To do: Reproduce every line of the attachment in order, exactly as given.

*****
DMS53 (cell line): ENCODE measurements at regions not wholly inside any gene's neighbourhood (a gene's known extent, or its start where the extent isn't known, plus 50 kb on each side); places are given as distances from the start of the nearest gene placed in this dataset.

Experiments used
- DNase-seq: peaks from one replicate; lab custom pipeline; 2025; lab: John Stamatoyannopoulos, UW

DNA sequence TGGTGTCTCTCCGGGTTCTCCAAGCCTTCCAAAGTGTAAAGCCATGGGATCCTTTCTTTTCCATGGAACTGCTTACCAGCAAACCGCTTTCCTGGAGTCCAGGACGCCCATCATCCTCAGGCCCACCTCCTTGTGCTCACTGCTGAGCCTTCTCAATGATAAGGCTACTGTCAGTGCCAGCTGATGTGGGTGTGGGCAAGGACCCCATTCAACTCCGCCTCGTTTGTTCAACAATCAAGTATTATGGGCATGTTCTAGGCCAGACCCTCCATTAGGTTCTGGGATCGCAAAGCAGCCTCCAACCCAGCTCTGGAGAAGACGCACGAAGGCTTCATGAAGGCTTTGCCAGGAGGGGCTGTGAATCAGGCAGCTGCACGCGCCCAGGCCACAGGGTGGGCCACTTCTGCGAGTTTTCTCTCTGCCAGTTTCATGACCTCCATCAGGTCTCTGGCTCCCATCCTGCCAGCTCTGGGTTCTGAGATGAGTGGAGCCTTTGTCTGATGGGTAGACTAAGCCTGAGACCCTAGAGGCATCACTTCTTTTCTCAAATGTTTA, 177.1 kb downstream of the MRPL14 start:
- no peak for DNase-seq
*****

DMS53 (cell line): ENCODE measurements at regions not wholly inside any gene's neighbourhood (a gene's known extent, or its start where the extent isn't known, plus 50 kb on each side); places are given as distances from the start of the nearest gene placed in this dataset.

Experiments used
- DNase-seq: peaks from one replicate; lab custom pipeline; 2025; lab: John Stamatoyannopoulos, UW

DNA sequence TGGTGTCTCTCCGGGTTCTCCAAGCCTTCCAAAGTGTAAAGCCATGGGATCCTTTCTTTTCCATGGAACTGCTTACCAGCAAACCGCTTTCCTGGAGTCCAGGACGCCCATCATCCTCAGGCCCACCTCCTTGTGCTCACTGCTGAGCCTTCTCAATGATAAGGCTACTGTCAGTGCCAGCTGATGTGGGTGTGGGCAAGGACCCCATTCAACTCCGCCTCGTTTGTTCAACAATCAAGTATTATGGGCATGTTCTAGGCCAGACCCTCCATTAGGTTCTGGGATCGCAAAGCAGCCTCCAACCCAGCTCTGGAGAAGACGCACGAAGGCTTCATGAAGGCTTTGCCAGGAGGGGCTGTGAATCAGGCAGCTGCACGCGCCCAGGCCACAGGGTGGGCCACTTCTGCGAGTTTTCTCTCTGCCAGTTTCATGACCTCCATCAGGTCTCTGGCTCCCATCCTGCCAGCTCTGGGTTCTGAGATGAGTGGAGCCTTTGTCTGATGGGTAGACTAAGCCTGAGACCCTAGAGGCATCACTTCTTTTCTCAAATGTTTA, 177.1 kb downstream of the MRPL14 start:
- no peak for DNase-seq